Solomon Islands Violence Recedes, Underlying Tension Remains

The violence in the Solomon Islands’ capital, Honiara, subsided on Friday, but the administration showed no evidence of resolving the underlying issues that caused the two-day rioting, which included fears over the country’s growing ties with China.

Manasseh Sogavare, the Prime Minister of the Solomon Islands, attempted to shift attention away from internal concerns by blaming outside influence for inciting the protests, with a barely veiled allusion to Taiwan and the US.

External influences had a “significant… impact.” I’m not going to mention any names. “We’re going to leave it at that,” Sogavare remarked.

rioters, looters, and demonstrators converged on Honiara’s Chinatown and downtown area, demanding Sogavare’s resignation, which he had held intermittently since 2000.

Leaders of the country’s most populated island, Malaita, have chastised Sogavare for his choice in 2019 to sever diplomatic ties with Taiwan in favor of mainland China. Meanwhile, his government is displeased with millions of dollars in US help promised directly to Malaita rather than via the central government.

According to Jonathan Pryke, head of the Pacific Islands program at the Sydney-based Lowy Institute, those concerns are only the latest in decades of animosity between Malaita and Guadalcanal, where the capital, Honiara, is located.

“Most of the tension’s causes have been in the nation for decades or generations, and a lot of it stems from the country’s abysmal poverty, limited economic growth chances, and inter-ethnic and inter-island competition between the two most populated islands,” he added.

“So everyone is pointing fingers, but some fingers should also be directed at the Solomon Islands’ political leaders.”

With a population of roughly 700,000 people, the Solomon Islands are located about 1,500 kilometers (1,000 miles) northeast of Australia. They are perhaps best recognized internationally for the terrible combat that took place there during World War II between the US and Japan.

Riots and looting occurred Wednesday in Honiara following a peaceful rally by Malaita residents protesting a variety of issues. Demonstrators set fire to the National Parliament, a police station, and a number of other structures, prompting police to use tear gas and rubber bullets.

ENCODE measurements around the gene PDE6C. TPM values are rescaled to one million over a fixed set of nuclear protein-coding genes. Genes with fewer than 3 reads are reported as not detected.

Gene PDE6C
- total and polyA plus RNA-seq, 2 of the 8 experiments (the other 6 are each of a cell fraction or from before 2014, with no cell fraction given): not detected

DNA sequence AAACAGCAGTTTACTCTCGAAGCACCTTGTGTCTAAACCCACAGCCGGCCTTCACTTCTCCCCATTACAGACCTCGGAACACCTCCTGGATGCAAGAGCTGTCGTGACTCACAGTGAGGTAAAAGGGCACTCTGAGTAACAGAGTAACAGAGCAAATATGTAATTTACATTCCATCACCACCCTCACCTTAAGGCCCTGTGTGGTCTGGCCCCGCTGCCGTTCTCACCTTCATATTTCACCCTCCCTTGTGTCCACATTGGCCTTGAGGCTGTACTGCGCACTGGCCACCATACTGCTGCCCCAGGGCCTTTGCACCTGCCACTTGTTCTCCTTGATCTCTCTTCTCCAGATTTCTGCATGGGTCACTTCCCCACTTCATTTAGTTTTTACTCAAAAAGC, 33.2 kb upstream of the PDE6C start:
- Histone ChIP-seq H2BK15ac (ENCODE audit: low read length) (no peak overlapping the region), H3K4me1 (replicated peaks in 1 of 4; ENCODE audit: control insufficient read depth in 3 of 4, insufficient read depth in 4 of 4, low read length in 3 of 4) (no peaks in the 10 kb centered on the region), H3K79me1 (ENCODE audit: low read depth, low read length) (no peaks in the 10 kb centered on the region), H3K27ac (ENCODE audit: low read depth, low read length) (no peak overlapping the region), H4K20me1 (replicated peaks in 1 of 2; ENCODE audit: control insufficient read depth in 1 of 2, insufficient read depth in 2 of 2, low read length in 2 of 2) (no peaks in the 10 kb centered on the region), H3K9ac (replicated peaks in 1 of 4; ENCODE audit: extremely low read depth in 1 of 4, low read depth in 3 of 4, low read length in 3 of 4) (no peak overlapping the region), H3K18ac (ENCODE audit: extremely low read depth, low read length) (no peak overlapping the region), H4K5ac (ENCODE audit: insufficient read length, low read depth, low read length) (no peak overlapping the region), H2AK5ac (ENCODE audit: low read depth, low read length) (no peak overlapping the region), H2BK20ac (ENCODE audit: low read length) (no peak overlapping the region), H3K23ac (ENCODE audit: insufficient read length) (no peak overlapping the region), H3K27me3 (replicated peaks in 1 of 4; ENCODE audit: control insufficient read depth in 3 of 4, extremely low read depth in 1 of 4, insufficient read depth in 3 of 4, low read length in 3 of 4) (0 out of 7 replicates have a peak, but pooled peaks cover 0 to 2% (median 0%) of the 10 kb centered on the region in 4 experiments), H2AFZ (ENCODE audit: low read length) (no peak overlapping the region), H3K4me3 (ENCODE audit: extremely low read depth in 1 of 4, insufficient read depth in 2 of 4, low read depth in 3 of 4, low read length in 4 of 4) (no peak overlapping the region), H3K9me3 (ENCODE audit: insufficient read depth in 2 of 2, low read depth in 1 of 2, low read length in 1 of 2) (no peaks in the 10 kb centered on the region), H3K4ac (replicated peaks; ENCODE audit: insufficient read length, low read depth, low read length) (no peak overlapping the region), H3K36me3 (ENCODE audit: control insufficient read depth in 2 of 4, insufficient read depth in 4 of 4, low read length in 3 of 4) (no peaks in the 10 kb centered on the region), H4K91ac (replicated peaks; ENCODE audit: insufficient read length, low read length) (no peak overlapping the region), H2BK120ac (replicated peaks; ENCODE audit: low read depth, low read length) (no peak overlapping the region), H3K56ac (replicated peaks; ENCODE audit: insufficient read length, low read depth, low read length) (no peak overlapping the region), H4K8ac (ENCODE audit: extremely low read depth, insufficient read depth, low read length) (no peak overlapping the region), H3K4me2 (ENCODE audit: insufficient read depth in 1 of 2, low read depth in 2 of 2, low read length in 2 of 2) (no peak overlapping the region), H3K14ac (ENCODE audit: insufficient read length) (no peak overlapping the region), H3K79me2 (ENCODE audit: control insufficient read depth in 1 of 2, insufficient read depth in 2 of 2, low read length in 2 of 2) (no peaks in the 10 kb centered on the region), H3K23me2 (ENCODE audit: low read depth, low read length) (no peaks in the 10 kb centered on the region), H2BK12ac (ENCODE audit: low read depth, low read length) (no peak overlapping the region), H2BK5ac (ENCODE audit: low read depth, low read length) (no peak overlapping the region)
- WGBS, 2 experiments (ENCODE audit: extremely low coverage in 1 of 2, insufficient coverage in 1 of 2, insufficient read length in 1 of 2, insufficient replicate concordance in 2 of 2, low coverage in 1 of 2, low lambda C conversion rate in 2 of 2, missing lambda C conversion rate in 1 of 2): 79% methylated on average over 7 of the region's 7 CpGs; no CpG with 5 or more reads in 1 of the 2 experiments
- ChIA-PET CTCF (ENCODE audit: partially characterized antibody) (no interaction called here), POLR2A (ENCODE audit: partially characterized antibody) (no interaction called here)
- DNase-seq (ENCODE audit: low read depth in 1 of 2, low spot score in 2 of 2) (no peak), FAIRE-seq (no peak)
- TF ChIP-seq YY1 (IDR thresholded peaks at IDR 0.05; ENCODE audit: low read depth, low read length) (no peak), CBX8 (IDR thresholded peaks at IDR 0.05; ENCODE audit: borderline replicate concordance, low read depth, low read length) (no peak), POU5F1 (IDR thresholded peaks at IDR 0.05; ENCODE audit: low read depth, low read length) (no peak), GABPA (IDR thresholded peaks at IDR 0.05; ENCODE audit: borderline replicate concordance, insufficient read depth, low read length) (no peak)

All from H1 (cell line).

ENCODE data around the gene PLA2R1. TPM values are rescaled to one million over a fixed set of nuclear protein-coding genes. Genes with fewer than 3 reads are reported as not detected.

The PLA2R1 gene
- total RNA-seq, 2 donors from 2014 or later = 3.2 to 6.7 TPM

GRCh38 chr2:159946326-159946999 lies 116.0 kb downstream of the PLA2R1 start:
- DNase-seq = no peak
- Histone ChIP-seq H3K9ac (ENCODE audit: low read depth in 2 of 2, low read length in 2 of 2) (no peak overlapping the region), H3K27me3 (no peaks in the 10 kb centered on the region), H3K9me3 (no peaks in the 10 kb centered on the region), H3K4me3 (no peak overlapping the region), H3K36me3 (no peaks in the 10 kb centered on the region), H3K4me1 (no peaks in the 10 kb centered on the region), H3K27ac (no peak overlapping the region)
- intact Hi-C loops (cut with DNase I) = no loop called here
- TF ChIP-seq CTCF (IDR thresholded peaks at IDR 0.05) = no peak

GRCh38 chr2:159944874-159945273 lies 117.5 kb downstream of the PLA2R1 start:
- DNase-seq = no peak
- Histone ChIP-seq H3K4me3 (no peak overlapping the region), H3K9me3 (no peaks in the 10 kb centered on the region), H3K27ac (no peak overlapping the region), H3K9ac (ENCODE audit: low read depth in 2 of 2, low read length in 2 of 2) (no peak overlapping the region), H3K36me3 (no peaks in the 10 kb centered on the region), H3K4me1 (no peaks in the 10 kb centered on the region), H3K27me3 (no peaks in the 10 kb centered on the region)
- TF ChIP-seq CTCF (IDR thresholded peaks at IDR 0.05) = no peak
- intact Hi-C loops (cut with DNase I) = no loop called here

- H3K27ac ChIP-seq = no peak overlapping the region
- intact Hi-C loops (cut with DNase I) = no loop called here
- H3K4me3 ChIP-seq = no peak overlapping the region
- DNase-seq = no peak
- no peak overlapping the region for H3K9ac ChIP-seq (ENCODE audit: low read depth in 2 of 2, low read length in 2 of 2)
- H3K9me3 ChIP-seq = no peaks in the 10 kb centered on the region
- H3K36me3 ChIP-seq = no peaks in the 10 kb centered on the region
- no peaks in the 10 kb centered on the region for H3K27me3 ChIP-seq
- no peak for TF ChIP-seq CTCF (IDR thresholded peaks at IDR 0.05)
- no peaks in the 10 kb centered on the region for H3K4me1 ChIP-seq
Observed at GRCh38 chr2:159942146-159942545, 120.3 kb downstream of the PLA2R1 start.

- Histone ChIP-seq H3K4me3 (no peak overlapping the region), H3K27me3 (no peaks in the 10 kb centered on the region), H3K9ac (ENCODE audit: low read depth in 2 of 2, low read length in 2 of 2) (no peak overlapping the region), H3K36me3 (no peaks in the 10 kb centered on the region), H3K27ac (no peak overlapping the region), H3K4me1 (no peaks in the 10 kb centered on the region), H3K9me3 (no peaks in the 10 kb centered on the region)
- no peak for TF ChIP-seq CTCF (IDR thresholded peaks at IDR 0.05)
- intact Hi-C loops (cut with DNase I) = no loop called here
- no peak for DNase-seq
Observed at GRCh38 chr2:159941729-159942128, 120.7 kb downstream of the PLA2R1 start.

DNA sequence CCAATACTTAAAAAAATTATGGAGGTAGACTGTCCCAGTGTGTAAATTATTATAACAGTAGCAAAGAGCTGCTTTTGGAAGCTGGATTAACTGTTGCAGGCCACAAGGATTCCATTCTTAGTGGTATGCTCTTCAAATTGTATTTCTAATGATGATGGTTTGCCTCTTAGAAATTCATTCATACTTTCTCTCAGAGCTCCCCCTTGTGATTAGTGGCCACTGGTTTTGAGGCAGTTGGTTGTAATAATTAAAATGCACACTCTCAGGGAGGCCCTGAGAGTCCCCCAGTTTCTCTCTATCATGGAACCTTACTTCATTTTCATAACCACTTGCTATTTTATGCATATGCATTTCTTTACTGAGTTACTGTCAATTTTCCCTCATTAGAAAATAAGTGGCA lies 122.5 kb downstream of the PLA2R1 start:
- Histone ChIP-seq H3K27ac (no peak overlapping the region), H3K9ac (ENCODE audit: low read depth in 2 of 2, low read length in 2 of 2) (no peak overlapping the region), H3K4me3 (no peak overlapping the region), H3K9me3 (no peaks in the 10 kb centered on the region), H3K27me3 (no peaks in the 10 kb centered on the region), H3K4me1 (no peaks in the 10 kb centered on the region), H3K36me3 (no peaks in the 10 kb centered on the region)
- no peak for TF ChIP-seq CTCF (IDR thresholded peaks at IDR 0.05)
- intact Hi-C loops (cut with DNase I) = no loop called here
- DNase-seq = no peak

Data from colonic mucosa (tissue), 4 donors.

Protesters resisted a Sogavare-ordered curfew on Wednesday, returning to the streets on Thursday.

Critics also blamed the upheaval on concerns about a lack of government services and accountability, as well as corruption and Chinese companies hiring foreigners rather than locals.

With the breakout of the COVID-19 epidemic immediately after the transition in allegiance from Taiwan to China in 2019, there has been an anticipation of huge infrastructure investment from Beijing — locally estimated to be in the neighborhood of $500 million — but none of that has yet occurred.

Malaita threatened to call an independence referendum over the matter, but Sogavare’s administration vetoed it.

Sogavare stated on Friday that his government’s choice to embrace Beijing was the “sole issue” in the violence, which he described as “sadly influenced and supported by other countries.”

“I’m not going to prostrate myself in front of anyone.” He stated, “We are intact, the government is intact, and we will preserve democracy.”

More than broad geopolitical worries, Pryke said, the protests were motivated by discontent with a predominantly youthful population’s lack of prospects and the concentration of much of the country’s riches in the capital.